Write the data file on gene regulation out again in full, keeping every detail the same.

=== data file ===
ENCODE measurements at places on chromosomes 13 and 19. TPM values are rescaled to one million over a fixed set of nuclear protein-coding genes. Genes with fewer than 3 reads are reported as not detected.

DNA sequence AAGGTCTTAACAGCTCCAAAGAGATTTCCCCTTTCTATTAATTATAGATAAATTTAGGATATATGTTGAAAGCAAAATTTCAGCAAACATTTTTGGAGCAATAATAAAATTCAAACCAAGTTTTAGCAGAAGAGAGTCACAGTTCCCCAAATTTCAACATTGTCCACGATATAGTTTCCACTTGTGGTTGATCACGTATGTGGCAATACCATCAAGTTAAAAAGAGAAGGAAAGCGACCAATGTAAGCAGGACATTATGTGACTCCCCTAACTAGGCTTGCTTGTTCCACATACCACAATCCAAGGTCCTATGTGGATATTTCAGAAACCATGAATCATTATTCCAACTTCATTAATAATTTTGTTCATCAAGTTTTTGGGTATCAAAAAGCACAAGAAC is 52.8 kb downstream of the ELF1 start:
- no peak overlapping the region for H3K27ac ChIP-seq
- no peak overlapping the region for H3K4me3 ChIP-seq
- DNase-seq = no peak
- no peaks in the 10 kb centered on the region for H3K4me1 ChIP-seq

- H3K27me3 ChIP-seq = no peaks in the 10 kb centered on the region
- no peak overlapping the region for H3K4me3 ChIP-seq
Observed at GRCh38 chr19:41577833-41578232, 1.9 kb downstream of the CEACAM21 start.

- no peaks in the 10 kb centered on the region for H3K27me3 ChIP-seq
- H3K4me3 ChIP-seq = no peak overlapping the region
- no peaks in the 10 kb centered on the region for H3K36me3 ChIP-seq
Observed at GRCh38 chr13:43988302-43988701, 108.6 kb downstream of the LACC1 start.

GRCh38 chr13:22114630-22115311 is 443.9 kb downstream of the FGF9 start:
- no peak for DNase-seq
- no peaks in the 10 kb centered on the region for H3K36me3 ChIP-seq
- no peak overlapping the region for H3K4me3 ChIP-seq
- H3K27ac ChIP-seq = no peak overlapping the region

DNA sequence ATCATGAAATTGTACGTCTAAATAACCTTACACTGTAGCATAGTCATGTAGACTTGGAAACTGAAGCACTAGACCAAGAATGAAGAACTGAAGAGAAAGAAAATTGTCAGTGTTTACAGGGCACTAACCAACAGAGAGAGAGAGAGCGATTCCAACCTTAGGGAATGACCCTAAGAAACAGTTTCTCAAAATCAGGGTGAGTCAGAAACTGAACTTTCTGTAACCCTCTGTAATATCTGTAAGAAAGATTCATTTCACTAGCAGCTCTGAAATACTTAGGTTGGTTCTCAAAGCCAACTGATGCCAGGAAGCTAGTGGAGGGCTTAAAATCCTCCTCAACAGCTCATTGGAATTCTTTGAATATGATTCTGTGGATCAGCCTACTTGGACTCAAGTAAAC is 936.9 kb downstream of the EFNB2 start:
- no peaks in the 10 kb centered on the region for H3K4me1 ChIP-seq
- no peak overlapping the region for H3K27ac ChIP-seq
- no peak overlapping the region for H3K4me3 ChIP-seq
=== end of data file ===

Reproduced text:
ENCODE measurements at places on chromosomes 13 and 19. TPM values are rescaled to one million over a fixed set of nuclear protein-coding genes. Genes with fewer than 3 reads are reported as not detected.

DNA sequence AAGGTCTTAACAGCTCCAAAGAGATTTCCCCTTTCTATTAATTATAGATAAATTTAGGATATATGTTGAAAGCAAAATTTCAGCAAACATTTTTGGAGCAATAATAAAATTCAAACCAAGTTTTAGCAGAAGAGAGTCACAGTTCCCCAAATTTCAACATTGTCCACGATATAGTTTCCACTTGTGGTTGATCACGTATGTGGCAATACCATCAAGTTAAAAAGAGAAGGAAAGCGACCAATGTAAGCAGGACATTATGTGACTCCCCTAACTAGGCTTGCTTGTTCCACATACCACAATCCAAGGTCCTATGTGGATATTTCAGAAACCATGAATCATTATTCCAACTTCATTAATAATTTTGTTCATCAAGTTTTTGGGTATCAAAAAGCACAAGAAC is 52.8 kb downstream of the ELF1 start:
- no peak overlapping the region for H3K27ac ChIP-seq
- no peak overlapping the region for H3K4me3 ChIP-seq
- DNase-seq = no peak
- no peaks in the 10 kb centered on the region for H3K4me1 ChIP-seq

- H3K27me3 ChIP-seq = no peaks in the 10 kb centered on the region
- no peak overlapping the region for H3K4me3 ChIP-seq
Observed at GRCh38 chr19:41577833-41578232, 1.9 kb downstream of the CEACAM21 start.

- no peaks in the 10 kb centered on the region for H3K27me3 ChIP-seq
- H3K4me3 ChIP-seq = no peak overlapping the region
- no peaks in the 10 kb centered on the region for H3K36me3 ChIP-seq
Observed at GRCh38 chr13:43988302-43988701, 108.6 kb downstream of the LACC1 start.

GRCh38 chr13:22114630-22115311 is 443.9 kb downstream of the FGF9 start:
- no peak for DNase-seq
- no peaks in the 10 kb centered on the region for H3K36me3 ChIP-seq
- no peak overlapping the region for H3K4me3 ChIP-seq
- H3K27ac ChIP-seq = no peak overlapping the region

DNA sequence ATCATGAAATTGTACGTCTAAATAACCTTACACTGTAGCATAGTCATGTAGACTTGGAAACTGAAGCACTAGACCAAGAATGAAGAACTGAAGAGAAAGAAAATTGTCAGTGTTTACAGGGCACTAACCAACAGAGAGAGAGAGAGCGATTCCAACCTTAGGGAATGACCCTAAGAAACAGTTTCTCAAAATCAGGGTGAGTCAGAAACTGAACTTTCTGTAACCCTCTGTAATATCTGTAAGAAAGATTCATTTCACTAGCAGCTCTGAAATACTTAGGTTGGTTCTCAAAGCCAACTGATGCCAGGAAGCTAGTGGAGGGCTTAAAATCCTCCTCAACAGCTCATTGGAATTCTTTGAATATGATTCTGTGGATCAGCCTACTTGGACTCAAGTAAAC is 936.9 kb downstream of the EFNB2 start:
- no peaks in the 10 kb centered on the region for H3K4me1 ChIP-seq
- no peak overlapping the region for H3K27ac ChIP-seq
- no peak overlapping the region for H3K4me3 ChIP-seq